Friday, May 30, 2008
As I Lay Dying: North Carolina Court Finds That The Admission of "Testimonial" Dying Declarations Doesn't Violate The Confrontation Clause
The recent opinion of the Court of Appeals of North Carolina in State v. Bodden, 2008 WL 2095544 (N.C.App. 2008), reaffirms pre-Crawford North Carolina precedent holding that dying declarations do not violate the Sixth Amendment's Confrontation Clause. In Bodden, Roy Oswald Bodden appealed a judgment entered upon a jury verdict finding him guilty of second-degree murder of Nathan Alston. The relevant facts of the case were as follows:
In February 2004, Lathan Smith and Alston obtained drugs from one of Bodden's drug suppliers for the purpose of selling drugs for Bodden; however, instead of selling the drugs, Smith and Alston used them. Bodden later confronted Alston at a store adjacent to an Amoco gas station, telling him. "you better get my money." Bodden also told Alston that he would be right back, left the gas station store, and came back with a friend about an hour later. When Alston noticed Bodden and his friend, he started running down the sidewalk, whereupon he was shot five times in front of his apartment building at around midnight. Alston called 911, and 3.5 minutes later told his mother that he was going to die.
Durham City Police Officer A.M. Cristaldi responded to a dispatch call just after midnight, arrived at the Alston's apartment, and found the Alston bleeding, lying on the floor and screaming for help. Officer Cristaldi asked Alston who shot him, and Alston responded that he did not know who the shooter was, but that Bodden was with him. Alston was transported by ambulance to the emergency room at Duke Hospital, whereupon Durham City Police Officer Dana Keith asked Alston who shot him. Alston responded that "Roy" shot him, which prompted Keith to ask him if Roy's last name was Bodden. Alston answered affirmatively before dying later that day from the gunshot wounds. Bodden was subsequently charged with the first-degree murder of Alston.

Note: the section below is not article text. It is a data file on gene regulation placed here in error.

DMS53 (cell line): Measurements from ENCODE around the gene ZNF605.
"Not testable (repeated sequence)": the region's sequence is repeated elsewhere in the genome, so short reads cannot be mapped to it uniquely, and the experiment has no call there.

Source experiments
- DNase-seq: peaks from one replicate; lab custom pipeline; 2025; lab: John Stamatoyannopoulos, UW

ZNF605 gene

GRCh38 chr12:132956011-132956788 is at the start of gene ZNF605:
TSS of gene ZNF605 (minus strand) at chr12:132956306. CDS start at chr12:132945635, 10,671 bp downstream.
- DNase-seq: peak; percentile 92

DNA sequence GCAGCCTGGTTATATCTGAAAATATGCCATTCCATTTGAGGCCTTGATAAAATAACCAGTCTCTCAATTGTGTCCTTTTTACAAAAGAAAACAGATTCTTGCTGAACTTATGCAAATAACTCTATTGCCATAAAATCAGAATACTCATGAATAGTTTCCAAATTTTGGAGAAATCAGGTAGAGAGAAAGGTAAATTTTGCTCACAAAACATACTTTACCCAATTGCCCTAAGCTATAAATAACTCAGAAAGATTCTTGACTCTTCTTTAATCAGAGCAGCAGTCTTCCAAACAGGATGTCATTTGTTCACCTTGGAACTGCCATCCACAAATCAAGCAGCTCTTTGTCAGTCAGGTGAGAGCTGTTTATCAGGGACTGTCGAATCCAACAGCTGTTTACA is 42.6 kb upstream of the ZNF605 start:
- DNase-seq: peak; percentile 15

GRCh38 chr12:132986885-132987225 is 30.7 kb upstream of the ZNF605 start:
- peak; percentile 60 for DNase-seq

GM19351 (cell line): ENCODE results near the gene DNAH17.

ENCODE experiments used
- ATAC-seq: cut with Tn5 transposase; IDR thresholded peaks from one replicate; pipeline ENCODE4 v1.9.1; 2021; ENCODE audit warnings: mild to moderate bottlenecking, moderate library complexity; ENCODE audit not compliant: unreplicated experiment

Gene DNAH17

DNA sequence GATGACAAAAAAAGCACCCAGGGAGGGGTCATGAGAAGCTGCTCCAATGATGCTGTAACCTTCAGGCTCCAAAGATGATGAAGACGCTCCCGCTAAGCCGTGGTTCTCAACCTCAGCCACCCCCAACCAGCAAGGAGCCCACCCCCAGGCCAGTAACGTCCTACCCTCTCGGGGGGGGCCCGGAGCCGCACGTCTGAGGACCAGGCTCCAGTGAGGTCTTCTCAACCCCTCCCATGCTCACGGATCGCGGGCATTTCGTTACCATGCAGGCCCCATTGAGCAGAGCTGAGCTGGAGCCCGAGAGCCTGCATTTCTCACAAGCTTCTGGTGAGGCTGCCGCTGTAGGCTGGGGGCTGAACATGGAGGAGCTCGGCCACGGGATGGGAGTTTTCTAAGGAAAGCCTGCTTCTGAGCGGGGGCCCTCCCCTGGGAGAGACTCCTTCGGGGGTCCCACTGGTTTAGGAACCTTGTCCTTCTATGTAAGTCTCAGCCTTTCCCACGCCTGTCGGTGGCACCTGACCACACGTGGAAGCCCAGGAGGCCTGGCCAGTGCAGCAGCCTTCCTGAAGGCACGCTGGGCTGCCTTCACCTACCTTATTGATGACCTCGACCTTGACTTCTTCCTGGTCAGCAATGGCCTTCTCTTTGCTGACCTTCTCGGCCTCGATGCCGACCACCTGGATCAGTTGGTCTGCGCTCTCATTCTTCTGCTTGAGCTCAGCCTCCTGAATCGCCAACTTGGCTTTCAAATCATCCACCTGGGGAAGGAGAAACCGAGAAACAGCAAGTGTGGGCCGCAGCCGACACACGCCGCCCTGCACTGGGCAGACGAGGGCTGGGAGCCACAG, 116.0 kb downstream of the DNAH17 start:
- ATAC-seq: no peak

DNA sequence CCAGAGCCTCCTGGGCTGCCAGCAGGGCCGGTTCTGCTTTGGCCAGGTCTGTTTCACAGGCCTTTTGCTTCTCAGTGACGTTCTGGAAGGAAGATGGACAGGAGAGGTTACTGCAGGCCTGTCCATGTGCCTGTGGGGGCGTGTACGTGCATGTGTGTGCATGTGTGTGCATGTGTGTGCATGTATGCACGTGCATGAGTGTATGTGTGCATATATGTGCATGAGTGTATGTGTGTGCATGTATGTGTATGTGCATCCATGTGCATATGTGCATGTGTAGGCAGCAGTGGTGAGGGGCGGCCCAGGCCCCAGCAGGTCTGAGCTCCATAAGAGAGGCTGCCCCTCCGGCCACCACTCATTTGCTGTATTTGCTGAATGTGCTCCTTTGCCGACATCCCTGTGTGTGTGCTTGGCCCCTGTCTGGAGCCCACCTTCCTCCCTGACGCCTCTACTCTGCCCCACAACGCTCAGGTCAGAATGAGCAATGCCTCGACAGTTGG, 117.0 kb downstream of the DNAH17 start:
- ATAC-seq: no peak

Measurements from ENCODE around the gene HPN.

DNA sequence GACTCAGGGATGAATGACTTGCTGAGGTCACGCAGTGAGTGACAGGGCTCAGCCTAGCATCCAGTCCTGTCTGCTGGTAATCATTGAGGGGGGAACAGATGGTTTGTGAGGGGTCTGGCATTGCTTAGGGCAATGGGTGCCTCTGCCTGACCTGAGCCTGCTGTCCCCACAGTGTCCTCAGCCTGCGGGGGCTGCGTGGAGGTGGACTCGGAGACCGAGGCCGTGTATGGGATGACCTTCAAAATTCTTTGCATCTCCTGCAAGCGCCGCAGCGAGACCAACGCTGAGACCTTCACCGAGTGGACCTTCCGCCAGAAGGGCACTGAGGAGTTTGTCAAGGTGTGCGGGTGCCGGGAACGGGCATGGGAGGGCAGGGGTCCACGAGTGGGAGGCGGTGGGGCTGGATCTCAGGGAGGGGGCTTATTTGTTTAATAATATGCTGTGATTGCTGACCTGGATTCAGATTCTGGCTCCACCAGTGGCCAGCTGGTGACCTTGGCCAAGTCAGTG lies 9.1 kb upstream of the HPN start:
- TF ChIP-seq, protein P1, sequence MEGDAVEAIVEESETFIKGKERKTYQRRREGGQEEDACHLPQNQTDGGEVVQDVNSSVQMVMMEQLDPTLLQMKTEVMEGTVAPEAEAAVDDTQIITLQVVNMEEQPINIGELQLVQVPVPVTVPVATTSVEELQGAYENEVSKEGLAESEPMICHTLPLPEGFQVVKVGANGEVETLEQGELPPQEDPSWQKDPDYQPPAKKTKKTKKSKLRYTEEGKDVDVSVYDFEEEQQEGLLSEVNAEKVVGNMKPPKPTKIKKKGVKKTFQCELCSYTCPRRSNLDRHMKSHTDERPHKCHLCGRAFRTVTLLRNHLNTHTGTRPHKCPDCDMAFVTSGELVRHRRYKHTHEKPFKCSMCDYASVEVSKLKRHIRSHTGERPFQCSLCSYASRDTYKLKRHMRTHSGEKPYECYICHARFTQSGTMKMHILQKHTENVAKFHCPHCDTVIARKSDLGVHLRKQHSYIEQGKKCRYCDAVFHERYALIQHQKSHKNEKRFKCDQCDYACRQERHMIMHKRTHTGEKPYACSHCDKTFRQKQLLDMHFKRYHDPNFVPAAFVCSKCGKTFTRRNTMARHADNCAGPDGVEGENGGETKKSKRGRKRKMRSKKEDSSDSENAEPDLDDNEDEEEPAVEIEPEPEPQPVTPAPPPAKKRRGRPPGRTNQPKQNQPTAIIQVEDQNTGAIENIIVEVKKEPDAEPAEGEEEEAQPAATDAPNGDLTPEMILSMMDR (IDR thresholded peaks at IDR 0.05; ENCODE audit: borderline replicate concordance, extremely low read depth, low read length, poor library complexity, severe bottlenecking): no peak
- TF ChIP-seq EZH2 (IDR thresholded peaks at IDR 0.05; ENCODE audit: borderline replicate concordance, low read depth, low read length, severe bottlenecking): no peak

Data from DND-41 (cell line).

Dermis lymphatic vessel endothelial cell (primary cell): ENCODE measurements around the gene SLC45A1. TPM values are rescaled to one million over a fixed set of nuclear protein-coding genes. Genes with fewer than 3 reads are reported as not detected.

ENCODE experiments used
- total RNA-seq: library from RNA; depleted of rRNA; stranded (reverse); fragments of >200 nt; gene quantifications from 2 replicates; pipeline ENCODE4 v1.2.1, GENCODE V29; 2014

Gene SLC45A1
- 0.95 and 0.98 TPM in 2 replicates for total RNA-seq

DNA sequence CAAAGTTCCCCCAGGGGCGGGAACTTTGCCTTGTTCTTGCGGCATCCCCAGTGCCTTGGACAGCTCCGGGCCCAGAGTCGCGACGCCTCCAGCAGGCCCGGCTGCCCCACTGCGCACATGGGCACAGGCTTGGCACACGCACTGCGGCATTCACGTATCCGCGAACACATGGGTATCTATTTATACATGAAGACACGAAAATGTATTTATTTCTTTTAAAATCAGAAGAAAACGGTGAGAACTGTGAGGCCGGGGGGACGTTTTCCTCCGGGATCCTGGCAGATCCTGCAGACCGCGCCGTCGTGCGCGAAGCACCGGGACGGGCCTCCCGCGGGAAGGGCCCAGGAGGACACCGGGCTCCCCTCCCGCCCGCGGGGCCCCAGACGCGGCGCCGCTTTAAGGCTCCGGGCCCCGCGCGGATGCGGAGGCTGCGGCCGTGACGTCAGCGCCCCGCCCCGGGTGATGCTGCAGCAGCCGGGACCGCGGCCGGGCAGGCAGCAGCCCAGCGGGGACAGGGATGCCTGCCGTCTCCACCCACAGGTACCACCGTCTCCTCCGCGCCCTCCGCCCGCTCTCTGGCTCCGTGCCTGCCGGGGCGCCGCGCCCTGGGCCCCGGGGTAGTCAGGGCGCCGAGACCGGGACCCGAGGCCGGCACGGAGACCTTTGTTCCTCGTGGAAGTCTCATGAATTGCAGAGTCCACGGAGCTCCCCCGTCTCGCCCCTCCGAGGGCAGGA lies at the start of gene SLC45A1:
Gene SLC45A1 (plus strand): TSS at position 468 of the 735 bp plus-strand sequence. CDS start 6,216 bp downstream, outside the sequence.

At trial, the prosecutor admitted Alston's statements to police as dying declarations under North Carolina Rule of Evidence 804(b)(2), which allows for the admission of a statement made by a now unavailable declarant while believing that his death was imminent, concerning the cause or circumstances of what he believed to be his impending death (The court found that the fact that Alston's statements were contradictory went to the weight of the evidence, not admissibility). On appeal, Bodden claimed, inter alia, that Alston's statements were inadmissible under the Sixth Amendment's Confrontation Clause in that, pursuant to the Supreme Court's 2004 opinion in Crawford v. Washington, they were "testimonial" in that they were made with the expectation and under circumstances suggesting that the statement would eventually be used in a criminal prosecution, making them inadmissible because (1) Alston was unavailable to testify. and (2) Bodden did not have the opportunity to cross-examone him.
The Court of Appeals of North Carolina noted that in pre-Crawford opinions, North Carolina courts had found that dying declarations do not violate the Sixth Amendment right of confrontation. Under the "testimonial" test laid out in Crawford, however, "testimonial" dying declarations would be inadmissible under the Confrontation Clause, but, as I have noted before, the Supreme Court implied that dying declarations were exempt from this rule, holding at footnote 6 of its opinion that "[a]lthough many dying declarations may not be testimonial, there is authority for admitting even those that clearly are. We need not decide in this case whether the Sixth Amendment incorporates an exception for testimonial dying declarations. If this exception must be accepted on historical grounds, it is sui generis."
The Court of Appeals of North Carolina noted that, since Crawford, most courts have held that the admission of "testimonial" dying declarations does not violate the Confrontation Clause, and it followed suit, reaffirming its pre-Crawford precedent. Based upon the language in Crawford, I think that the North Carolina court (as well as courts in Nevada, llinois, New York, and Minnesota) got it right.